An international team of astronomers has discovered a 'stellar void' near the centre of our Milky Way galaxy that's completely devoid of young stars known as Cepheids.
The find suggests that, although there are Cepheids inside the Milky Way's 'heart', there are no young stars in the surrounding Extreme Inner Disk region - an area that stretches roughly 8,000 light-years out from the galactic centre.
"We already found some while ago that there are Cepheids in the central heart of our Milky Way (in a region about 150 light-years in radius)," said team member Noriyuki Matsunaga, from the University of Tokyo. "Now we find that outside this there is a huge Cepheid desert extending out to 8,000 light-years from the centre."
You can see the void in the image below, with the blue circles representing Cepheids, and a clear desolate region:
Though you don't hear about them often, Cepheids are important to astronomers who are trying to understand how stars are distributed throughout the Universe, because they're young – sometimes just 10 million-years-old – and pulse bright enough that researchers can use their light to calculate how far away they are.
This is important, because understanding how stars are distributed allows astronomers to better understand how the Universe initially formed.
When the team started searching for these Cepheids inside our own Milky Way galaxy using near-infrared observations from a telescope in South Africa, they were surprised to discover a large, desolate region of space around the galactic core that doesn't seem to have any Cepheids at all.
"The current results indicate that there has been no significant star formation in this large region over hundreds of millions of years," said team member Giuseppe Bono from the University of Rome II in Italy. "The movement and the chemical composition of the new Cepheids are helping us to better understand the formation and evolution of the Milky Way."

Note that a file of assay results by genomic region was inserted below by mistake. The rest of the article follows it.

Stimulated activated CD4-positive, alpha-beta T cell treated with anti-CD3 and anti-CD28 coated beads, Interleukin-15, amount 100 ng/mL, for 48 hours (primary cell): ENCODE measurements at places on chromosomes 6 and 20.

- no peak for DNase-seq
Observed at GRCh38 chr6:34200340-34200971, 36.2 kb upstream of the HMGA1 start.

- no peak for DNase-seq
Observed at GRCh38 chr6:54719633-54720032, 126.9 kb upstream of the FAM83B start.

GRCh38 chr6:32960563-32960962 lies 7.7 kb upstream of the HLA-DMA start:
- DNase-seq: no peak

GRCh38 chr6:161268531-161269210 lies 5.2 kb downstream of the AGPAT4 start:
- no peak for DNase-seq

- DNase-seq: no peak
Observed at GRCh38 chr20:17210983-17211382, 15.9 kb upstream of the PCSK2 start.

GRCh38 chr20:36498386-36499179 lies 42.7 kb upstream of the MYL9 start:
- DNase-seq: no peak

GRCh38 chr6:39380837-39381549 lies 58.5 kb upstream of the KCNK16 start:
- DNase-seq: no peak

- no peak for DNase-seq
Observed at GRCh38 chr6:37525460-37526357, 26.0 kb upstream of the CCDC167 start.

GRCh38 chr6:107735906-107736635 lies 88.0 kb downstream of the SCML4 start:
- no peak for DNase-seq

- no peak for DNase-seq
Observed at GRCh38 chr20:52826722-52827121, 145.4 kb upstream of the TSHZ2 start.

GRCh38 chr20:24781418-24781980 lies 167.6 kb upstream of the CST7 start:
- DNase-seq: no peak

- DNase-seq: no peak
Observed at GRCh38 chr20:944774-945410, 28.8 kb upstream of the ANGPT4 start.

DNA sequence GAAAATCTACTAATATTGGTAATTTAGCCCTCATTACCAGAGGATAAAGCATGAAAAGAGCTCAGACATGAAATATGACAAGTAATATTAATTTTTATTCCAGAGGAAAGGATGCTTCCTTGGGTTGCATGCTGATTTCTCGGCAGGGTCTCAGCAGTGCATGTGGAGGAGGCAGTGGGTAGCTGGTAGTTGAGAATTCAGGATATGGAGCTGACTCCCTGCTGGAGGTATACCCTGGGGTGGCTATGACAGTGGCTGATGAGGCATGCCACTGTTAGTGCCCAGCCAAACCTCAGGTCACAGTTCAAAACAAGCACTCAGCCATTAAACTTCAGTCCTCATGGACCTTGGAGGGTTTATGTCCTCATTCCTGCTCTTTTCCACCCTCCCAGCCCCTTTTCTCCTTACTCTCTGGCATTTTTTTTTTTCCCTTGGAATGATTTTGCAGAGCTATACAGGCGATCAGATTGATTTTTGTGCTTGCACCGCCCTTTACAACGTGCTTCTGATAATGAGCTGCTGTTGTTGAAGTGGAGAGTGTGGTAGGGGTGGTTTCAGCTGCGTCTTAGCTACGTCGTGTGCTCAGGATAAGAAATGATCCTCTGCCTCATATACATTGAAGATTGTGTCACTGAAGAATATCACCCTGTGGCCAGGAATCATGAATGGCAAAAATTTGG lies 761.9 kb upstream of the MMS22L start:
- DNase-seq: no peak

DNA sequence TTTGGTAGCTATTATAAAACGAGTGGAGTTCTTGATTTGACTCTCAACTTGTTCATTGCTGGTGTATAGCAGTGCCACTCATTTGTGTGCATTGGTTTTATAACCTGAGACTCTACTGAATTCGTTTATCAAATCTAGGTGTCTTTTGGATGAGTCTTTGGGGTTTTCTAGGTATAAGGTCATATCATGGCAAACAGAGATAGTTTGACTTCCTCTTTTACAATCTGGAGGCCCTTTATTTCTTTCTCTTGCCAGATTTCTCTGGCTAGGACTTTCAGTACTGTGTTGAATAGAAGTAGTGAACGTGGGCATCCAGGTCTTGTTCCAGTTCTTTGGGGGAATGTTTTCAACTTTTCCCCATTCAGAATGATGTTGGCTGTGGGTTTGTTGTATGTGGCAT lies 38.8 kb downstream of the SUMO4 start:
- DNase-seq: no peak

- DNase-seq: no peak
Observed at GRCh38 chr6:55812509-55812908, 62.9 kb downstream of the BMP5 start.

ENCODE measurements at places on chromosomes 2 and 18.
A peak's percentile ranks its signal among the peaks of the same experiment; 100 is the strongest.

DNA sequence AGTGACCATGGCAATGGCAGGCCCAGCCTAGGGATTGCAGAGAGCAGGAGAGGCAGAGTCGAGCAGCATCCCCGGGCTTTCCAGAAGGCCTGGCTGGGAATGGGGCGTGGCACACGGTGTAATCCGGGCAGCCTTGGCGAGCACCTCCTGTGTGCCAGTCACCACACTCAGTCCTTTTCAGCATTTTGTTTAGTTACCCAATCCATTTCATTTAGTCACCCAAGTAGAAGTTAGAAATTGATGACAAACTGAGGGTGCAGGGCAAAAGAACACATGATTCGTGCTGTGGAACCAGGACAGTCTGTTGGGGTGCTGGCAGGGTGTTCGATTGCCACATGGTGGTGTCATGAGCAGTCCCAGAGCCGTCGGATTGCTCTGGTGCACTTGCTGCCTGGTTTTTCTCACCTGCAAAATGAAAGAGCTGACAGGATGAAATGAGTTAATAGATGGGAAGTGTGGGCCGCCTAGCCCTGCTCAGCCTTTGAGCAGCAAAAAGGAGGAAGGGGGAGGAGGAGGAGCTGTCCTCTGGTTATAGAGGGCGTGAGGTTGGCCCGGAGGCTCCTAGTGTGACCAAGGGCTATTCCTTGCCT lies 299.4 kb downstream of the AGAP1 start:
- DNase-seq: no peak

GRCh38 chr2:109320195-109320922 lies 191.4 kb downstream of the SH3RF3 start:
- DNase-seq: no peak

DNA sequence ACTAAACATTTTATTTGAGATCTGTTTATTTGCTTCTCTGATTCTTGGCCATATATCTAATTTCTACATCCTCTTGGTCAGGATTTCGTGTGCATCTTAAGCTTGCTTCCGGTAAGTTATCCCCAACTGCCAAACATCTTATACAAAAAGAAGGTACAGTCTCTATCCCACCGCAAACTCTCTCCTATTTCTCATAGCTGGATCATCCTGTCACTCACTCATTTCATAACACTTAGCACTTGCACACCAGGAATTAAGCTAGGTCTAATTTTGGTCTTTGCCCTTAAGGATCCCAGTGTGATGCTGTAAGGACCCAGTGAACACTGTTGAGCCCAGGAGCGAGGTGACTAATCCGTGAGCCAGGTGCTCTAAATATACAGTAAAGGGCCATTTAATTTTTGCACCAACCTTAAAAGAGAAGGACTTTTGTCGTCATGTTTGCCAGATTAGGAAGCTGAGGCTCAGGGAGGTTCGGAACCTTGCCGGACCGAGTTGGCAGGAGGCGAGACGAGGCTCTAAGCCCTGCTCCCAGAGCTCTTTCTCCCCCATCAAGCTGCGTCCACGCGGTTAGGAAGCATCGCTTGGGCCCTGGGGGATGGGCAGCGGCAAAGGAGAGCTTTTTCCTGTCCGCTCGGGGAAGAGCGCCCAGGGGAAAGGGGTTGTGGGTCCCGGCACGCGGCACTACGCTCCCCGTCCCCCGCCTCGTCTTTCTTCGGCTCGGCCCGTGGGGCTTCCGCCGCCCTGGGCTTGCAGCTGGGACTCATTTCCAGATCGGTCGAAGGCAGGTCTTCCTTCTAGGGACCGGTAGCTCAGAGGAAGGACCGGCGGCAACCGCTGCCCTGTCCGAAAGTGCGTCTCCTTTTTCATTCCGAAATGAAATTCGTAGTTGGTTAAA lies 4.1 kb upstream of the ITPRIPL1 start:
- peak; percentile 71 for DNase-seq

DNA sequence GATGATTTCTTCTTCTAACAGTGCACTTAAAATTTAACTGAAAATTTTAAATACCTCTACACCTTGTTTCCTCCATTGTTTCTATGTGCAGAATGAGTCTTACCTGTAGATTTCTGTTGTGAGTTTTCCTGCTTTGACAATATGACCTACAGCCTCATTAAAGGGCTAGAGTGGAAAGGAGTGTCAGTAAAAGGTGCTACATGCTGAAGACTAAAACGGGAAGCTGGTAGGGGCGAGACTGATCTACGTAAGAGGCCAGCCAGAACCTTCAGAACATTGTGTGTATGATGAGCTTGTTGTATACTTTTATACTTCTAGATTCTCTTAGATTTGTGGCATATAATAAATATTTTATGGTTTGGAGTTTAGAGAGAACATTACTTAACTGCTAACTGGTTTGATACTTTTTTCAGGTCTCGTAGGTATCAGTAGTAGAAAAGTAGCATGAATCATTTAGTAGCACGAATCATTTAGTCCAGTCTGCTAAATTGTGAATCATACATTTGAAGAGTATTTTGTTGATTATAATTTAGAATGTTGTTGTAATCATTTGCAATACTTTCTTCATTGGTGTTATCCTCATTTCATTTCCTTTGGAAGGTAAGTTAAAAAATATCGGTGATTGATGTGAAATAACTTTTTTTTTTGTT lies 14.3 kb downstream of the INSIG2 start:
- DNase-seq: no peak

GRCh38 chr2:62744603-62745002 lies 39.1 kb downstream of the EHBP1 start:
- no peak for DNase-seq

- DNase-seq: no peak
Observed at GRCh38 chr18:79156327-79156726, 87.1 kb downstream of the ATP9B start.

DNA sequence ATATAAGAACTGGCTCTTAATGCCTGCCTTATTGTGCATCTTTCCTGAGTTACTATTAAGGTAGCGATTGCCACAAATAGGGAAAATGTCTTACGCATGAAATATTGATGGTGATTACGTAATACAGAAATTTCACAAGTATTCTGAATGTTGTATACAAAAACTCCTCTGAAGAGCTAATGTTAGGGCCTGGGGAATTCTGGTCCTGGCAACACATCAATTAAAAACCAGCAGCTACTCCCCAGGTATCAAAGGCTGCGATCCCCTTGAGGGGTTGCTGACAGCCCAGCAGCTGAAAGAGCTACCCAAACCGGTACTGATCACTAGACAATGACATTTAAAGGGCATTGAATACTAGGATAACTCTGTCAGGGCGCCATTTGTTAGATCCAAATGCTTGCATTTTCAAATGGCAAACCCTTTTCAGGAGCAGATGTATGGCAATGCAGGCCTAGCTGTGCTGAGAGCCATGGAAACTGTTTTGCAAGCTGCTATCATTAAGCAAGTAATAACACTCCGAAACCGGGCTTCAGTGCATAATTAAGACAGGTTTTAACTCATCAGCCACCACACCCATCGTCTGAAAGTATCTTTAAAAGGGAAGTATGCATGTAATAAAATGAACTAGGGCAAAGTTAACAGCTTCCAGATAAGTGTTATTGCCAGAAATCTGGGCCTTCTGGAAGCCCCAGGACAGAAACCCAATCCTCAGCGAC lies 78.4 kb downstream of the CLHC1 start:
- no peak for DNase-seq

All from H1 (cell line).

So there's a gigantic ring around the centre of the Milky Way – the Extreme Inner Disk – that doesn't contain any young stars. And when we say gigantic, we mean it, as George Dvorsky explains for Gizmodo:
"[T]hey have found that outside this region there's a huge Cepheid desert extending for a whopping 8,000 light-years from the centre. To put that into perspective, the Milky Way itself measures 100,000 light-years across. That's a whole lotta space with virtually nothing within it. Kinda spooky when you think about it."
Sure is, and exactly how this region actually formed is still very much up for debate.
"Our conclusions are contrary to other recent work, but in line with the work of radio astronomers who see no new stars being born in this desert," said one of the team, Michael Feast, from the University of Cape Town in South Africa.
We can't wait to see what will come of the team's discovery, and what it will mean for our understanding of how galaxies form in general. Until then, your guess is as good as any.
The team's findings were published in Monthly Notices of the Royal Astronomical Society.